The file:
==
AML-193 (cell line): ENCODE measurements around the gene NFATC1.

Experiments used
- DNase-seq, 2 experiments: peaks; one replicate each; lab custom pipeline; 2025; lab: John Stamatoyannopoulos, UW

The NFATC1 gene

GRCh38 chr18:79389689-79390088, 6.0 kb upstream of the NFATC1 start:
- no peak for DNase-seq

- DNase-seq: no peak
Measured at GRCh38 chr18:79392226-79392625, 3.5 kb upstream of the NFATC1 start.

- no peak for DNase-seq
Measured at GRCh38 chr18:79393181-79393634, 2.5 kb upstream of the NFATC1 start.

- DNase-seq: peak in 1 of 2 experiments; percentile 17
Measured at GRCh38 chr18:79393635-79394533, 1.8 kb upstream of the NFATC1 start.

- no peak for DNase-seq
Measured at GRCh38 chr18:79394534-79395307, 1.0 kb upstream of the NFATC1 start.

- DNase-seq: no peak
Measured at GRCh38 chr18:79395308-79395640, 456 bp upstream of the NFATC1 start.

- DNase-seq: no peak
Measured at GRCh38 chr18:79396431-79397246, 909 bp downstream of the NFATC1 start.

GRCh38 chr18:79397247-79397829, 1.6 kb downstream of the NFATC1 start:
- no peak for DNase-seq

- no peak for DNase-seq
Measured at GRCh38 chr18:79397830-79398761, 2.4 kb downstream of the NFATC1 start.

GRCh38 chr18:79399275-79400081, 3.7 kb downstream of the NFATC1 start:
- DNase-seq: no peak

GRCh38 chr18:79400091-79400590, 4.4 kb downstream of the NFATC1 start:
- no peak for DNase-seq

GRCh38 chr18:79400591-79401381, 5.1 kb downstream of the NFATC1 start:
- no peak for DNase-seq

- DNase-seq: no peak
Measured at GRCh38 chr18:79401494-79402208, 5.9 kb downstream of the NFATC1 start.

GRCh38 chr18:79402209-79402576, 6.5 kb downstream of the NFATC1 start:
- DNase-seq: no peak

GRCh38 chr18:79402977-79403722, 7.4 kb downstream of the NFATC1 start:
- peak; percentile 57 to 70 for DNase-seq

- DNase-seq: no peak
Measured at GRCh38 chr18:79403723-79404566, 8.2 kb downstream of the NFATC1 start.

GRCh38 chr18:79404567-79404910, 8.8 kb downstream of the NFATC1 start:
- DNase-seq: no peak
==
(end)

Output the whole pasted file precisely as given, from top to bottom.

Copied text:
AML-193 (cell line): ENCODE measurements around the gene NFATC1.

Experiments used
- DNase-seq, 2 experiments: peaks; one replicate each; lab custom pipeline; 2025; lab: John Stamatoyannopoulos, UW

The NFATC1 gene

GRCh38 chr18:79389689-79390088, 6.0 kb upstream of the NFATC1 start:
- no peak for DNase-seq

- DNase-seq: no peak
Measured at GRCh38 chr18:79392226-79392625, 3.5 kb upstream of the NFATC1 start.

- no peak for DNase-seq
Measured at GRCh38 chr18:79393181-79393634, 2.5 kb upstream of the NFATC1 start.

- DNase-seq: peak in 1 of 2 experiments; percentile 17
Measured at GRCh38 chr18:79393635-79394533, 1.8 kb upstream of the NFATC1 start.

- no peak for DNase-seq
Measured at GRCh38 chr18:79394534-79395307, 1.0 kb upstream of the NFATC1 start.

- DNase-seq: no peak
Measured at GRCh38 chr18:79395308-79395640, 456 bp upstream of the NFATC1 start.

- DNase-seq: no peak
Measured at GRCh38 chr18:79396431-79397246, 909 bp downstream of the NFATC1 start.

GRCh38 chr18:79397247-79397829, 1.6 kb downstream of the NFATC1 start:
- no peak for DNase-seq

- no peak for DNase-seq
Measured at GRCh38 chr18:79397830-79398761, 2.4 kb downstream of the NFATC1 start.

GRCh38 chr18:79399275-79400081, 3.7 kb downstream of the NFATC1 start:
- DNase-seq: no peak

GRCh38 chr18:79400091-79400590, 4.4 kb downstream of the NFATC1 start:
- no peak for DNase-seq

GRCh38 chr18:79400591-79401381, 5.1 kb downstream of the NFATC1 start:
- no peak for DNase-seq

- DNase-seq: no peak
Measured at GRCh38 chr18:79401494-79402208, 5.9 kb downstream of the NFATC1 start.

GRCh38 chr18:79402209-79402576, 6.5 kb downstream of the NFATC1 start:
- DNase-seq: no peak

GRCh38 chr18:79402977-79403722, 7.4 kb downstream of the NFATC1 start:
- peak; percentile 57 to 70 for DNase-seq

- DNase-seq: no peak
Measured at GRCh38 chr18:79403723-79404566, 8.2 kb downstream of the NFATC1 start.

GRCh38 chr18:79404567-79404910, 8.8 kb downstream of the NFATC1 start:
- DNase-seq: no peak